Others disagree. Experts say that killings are usually more newsworthy than woundings, and woundings more notable than confrontations defused simply by someone brandishing a gun.
RealClearInvestigations examined Gun Violence Archive data from Jan. 1 to Aug. 10 of this year, and found 774 defensive gun uses, fully 85 percent involving people shot: 43% resulting in death and 42% percent in wounding. Less than 4% of cases involved no shots fired.
Experts interviewed by RCI said this coverage makes defensive gun uses appear as if they end in fatalities or woundings at much higher rates than they actually do. (In addition, many major outlets focus on instances where defensive gun uses go wrong, which may discourage people from defending themselves.)
Compounding the challenge, most police departments do not compile data on defensive gun use. One exception is the Houston Police Department. Jodi Silva, a spokesperson for the department, told RCI it has a rule to release a press statement whenever someone has been killed or wounded in a shooting. No other department does that. This helps explain why two-thirds of defensive gun uses compiled by the GVA come from Houston, with the rest found in news stories from elsewhere.
Mauser notes another anomaly: Police departments are only reporting instances when shots are fired.
“That means they are certainly missing most defensive gun use cases,” he says.
Texas has the most news stories on defensive gun uses, with over 14% of all the cases. That isn’t surprising given that it’s the most populous state with less restrictive concealed-carry laws. Just three states – Texas, Florida, and Ohio – accounted for over 26% of all the defensive gun use news stories.
There are still other problems with relying on news stories: They are typically written soon after the fact — before all the facts are clear.
“Defensive gun uses in public usually result in an arrest, and rarely are the police certain enough about what happened,” Moody told RCI. “When police or courts later drop the charges, a follow-up news story or a report on the police blotter won’t cover those developments — so relying on news stories can get some genuine defensive gun uses classified as crimes.”
RCI found a number of cases that fit this pattern. On Sept. 9, a man was pulling into a Houston gas station when an armed robber stopped his car and demanded his belongings. The police arrested the driver while they were investigating the case, but they later found him blameless: “He is being very cooperative with the investigation and his story matches with witness statements.”
The Gun Violence Archive lists some incidents as purely criminal acts of violence when they really entailed defensive gun uses. Here are a few:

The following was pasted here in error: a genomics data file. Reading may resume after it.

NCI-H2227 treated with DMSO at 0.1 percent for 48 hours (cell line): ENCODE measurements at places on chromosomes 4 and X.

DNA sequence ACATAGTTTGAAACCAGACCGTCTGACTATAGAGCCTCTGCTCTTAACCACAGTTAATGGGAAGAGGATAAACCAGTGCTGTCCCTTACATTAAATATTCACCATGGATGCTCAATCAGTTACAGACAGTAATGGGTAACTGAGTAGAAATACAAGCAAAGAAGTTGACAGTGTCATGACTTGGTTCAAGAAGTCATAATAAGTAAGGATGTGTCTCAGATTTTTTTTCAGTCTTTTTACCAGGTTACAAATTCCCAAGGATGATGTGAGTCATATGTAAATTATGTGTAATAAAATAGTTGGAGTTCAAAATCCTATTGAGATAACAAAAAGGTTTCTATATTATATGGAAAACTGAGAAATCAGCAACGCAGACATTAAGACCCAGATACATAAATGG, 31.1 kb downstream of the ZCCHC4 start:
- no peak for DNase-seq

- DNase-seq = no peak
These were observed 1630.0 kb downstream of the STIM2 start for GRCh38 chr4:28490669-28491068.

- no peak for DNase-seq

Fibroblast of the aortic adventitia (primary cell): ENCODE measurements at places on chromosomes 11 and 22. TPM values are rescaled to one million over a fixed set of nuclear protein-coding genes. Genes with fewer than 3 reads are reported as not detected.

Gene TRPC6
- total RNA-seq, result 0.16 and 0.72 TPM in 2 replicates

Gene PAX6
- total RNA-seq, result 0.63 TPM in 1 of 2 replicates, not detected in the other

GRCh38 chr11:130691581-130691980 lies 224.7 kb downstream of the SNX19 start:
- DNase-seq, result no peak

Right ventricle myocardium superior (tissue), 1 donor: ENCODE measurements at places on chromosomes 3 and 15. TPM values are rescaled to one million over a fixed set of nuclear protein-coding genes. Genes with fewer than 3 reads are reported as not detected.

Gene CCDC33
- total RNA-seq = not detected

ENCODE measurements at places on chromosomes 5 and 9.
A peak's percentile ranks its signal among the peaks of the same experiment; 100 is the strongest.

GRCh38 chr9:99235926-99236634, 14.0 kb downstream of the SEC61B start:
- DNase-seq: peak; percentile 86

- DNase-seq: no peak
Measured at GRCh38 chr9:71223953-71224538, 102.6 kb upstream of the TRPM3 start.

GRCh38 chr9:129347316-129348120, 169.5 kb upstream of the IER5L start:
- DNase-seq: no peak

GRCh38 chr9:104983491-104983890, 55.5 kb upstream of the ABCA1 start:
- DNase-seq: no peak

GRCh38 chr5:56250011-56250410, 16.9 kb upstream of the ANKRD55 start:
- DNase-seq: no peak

- West Palm Beach, Fla., Jan. 2, 2021: A concealed handgun permit holder found a burglar inside his vehicle and shot and wounded the man in self-defense.
- Lakehead, Calif., April 18, 2021: A man called two people racial slurs before pulling out a handgun and shooting both of them. But two men with guns apprehended him and held him until police arrived.
- Chicago, July 1: A man legally carrying a concealed handgun followed an SUV that left an accident. The SUV driver stopped, got out, and started firing at the legal gun owner. The permit holder returned fire, and the SUV drove away.
Many crimes also go unreported, so it is likely that many defensive gun uses are never known to the police and thus unknown to the media. Numbers from the Bureau of Justice Statistics show that less than half of violent crime victims report violent crime to police.
But even dramatic cases that get local news coverage — cases in which mass public shootings were prevented — don’t receive national news coverage. Consider a few compiled by the Crime Prevention Research Center over the last year, involving people legally carrying concealed handguns:
- A man upset because of a medical condition walked into a Weslaco, Texas, Walmart, last fall with an AK-47 bent on shooting people. A legal gun owner intervened and, according to the local TV station, “his actions led to the man putting down the gun.” As the “hero” recounted: “He was totally surprised. Got him to put the AK-47 down. He was very upset because I had destroyed his plans.”
- In Brownsburg, Ind., in July 2020, a man opened fire on workers at a cemetery and continued the attack on a nearby street. A concealed-carry permit holder fatally shot the attacker. “‘This tragic event could have been much more disastrous,” said police Capt. Jennifer Barrett.
- In Hummels Wharf, Pa., that same month, an attacker opened fire in restaurant parking lot, killing two people. A man in the restaurant with a permitted concealed handgun wounded the attacker. “Thankfully, he helped prevent further bloodshed,” the local prosecutor said.
- In Dallas, also in July 2020, a man “just started spraying” a sports bar with an “assault-style weapon” at full-capacity. But the shooter fled when he was “confronted by armed patrons” who shot back at him.
There are dozens of such cases from the last few years, but it is unlikely that many have heard of them since they attracted only local media coverage.
In extremely rare instances when national news media do cover a legal gun carrier’s prevention of a massacre, they can have a hard time getting the story straight.
Take the fatal shooting of two at the West Freeway Church of Christ near Fort Worth, Texas, in December 2019, for example. The media covered this attack, but repeatedly described the parishioners who stopped further bloodshed as “security guards.”
“These were not security professionals, just members of the church designated as security personnel as a kind of honorary title,” Jack Wilson, the church member credited with stopping the attack, told RCI.
Wilson said that 19 to 20 members of the congregation were armed, but that neither he nor the church monitored who was carrying…Original Source…
Lott is the president of the Crime Prevention Research Center and the author most recently of “Gun Control Myths.” Until January, Lott was the senior adviser for research and statistics at the U.S. Department of Justice’s Office of Legal Policy.